Poor governance standards have been evident for years in some of the local charities I am involved with, both as a trustee and an adviser. Sometimes I have seen little effort to comply with constitutions as trustees fail to declare conflicts of interest or even neglect to hold annual general meetings. Charities with annual incomes below £25,000 are no longer required to have independent examinations and, as a result, I've seen honorary treasurers taking short-cuts - failing, for example, to reconcile book figures with bank statements.
In 2002, in his report for the Joseph Rowntree Foundation, Strengthening the Governance of Small Community and Voluntary Organisations, Kevin Nunnan pointed out that "there is no universally agreed definition of 'governance'. It remains an elusive concept and can be viewed simultaneously in several, sometimes contradictory ways." I've lost count of the number of times I've argued with trustees of small charities employing staff that our duty is not to support the chief executive but to be a critical friend and hold him or her to account for the use of the charity's resources.
The lack of clarity Nunnan mentions is particularly evident in some local infrastructure charities, where trustees see themselves as representing a member organisation that nominated them for election to the board. Indeed, in some councils for voluntary service, trustees sign in and state which organisation they are from, as though they are attending a forum meeting rather than a trustee board.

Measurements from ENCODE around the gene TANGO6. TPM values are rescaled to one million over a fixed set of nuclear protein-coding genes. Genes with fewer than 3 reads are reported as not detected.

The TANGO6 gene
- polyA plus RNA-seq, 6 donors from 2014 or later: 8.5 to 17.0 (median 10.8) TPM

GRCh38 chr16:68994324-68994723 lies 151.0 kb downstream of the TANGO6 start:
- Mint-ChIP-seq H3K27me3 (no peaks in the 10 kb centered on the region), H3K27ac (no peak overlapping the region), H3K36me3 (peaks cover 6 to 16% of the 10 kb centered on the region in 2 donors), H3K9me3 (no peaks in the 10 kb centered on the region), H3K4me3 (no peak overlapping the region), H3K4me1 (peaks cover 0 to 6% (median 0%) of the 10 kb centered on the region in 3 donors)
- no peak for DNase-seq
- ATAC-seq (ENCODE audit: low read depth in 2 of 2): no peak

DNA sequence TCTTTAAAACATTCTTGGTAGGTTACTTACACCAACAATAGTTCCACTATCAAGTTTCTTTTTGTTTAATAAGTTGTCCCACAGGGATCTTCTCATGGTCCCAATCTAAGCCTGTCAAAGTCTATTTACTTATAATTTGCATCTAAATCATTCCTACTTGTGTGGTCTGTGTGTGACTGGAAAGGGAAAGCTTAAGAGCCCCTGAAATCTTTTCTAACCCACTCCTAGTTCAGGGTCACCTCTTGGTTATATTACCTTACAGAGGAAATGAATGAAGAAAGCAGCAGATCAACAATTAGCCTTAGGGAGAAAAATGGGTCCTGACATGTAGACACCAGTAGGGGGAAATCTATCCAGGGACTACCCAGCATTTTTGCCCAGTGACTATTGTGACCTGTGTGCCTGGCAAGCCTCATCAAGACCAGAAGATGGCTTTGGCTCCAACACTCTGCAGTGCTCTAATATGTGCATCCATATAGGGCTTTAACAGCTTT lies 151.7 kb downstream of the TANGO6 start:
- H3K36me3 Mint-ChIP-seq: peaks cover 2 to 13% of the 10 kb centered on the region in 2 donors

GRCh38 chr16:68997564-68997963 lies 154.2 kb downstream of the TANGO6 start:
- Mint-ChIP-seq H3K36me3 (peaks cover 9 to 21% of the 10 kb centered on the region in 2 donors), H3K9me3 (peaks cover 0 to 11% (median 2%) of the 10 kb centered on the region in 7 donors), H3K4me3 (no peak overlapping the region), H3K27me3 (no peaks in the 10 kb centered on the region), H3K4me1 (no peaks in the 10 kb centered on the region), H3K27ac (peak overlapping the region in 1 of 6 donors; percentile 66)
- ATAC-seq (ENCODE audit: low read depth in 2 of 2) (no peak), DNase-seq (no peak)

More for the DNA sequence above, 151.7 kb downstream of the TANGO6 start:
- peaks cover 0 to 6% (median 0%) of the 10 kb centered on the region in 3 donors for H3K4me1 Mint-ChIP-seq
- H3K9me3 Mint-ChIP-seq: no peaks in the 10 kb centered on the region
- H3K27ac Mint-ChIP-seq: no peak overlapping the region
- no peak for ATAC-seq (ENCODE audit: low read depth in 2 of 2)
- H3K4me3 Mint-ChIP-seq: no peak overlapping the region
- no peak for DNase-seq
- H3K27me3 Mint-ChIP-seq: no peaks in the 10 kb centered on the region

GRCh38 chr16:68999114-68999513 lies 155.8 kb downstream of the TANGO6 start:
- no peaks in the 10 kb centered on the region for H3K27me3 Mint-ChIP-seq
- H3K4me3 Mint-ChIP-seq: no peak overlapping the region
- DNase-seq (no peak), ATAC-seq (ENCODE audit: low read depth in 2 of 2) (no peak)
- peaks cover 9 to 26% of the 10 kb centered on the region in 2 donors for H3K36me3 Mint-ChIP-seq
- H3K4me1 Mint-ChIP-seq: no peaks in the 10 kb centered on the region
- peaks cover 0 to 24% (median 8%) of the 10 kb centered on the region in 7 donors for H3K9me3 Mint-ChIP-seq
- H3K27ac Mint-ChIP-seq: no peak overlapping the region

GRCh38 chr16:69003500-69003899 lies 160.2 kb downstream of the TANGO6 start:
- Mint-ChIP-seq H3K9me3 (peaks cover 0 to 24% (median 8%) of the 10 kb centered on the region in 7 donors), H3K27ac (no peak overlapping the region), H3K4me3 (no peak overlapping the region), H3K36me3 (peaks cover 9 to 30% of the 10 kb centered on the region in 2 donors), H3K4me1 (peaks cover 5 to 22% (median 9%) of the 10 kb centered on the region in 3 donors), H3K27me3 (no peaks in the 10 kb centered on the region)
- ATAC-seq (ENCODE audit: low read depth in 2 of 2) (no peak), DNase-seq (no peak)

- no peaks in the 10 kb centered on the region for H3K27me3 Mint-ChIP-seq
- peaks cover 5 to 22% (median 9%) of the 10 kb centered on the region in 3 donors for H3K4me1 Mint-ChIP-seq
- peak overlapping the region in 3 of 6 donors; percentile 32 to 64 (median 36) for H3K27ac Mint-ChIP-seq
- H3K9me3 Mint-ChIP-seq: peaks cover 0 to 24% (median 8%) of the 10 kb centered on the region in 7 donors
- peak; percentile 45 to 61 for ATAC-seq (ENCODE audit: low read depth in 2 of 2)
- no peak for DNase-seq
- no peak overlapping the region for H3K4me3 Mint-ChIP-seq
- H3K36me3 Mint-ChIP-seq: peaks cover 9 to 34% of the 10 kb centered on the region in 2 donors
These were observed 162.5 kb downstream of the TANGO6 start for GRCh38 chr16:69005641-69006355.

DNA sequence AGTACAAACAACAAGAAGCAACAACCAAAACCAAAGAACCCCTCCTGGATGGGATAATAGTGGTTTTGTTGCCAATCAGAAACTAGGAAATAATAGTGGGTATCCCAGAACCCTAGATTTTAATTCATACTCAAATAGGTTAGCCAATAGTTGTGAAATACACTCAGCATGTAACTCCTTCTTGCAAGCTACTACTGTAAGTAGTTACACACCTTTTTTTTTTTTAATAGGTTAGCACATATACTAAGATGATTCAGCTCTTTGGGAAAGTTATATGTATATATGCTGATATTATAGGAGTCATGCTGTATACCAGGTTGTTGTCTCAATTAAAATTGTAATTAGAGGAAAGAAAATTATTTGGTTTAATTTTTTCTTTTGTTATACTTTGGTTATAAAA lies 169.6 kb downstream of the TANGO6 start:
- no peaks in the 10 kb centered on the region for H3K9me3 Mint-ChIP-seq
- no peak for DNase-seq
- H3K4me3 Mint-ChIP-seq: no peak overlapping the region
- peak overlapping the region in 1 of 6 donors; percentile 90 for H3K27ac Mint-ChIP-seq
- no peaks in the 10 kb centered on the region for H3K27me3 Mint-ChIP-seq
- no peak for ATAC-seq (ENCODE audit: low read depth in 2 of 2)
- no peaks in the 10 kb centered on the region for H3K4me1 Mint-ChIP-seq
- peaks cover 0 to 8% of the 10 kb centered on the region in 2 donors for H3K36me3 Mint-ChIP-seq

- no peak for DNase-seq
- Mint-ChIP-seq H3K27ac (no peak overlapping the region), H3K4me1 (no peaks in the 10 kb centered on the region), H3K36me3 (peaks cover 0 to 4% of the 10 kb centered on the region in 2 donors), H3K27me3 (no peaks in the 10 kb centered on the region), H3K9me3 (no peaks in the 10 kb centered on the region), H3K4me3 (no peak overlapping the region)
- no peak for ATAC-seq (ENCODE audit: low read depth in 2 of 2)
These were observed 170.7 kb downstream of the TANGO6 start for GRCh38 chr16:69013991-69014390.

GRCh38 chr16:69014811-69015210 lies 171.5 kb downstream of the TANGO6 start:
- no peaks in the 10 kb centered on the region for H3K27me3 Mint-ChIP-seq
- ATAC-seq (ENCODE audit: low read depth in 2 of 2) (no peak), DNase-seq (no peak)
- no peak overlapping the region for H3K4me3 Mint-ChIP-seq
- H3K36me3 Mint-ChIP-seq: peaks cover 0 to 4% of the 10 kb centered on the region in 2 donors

A decade ago there was a rapid growth in the establishment of local charity trustee networks. The lead was usually taken by the CVS, encouraged by the now defunct national Charity Trustee Networks. Under this, trustees were brought together regularly and given the opportunity to share good practice and support each other with governance problems.
At one time 120 networks existed, but that number has now shrunk to 16, loosely supported by the Small Charities Coalition. I have not been able to find an evaluation of the networks' impact, although Mike Forster, chair of the Pickering Family Centre in North Yorkshire, told me: "The meetings were supportive and enjoyable, but no more than 40 people ever came along in an area where there must be at least 2,000 trustees.
"I always suspected those who came were the most able and committed, not those in the greatest need of help."
Support services for local charities and their trustees are in decline as funding for CVS and other infrastructure bodies has been cut by local councils and clinical commissioning groups. Improvements in governance standards can come in part only from the Charity Commission demanding more from charities. For example, why not ask charities to include in their annual returns a description of their trustee induction procedures and training programmes?
We also need higher-profile online guidance services for trustees and platforms where they can share problems and solutions. We need to create a culture in which induction and training for trustees is seen as essential, mirroring the support available for new governors of local schools.
Kevin Curley is a voluntary sector adviser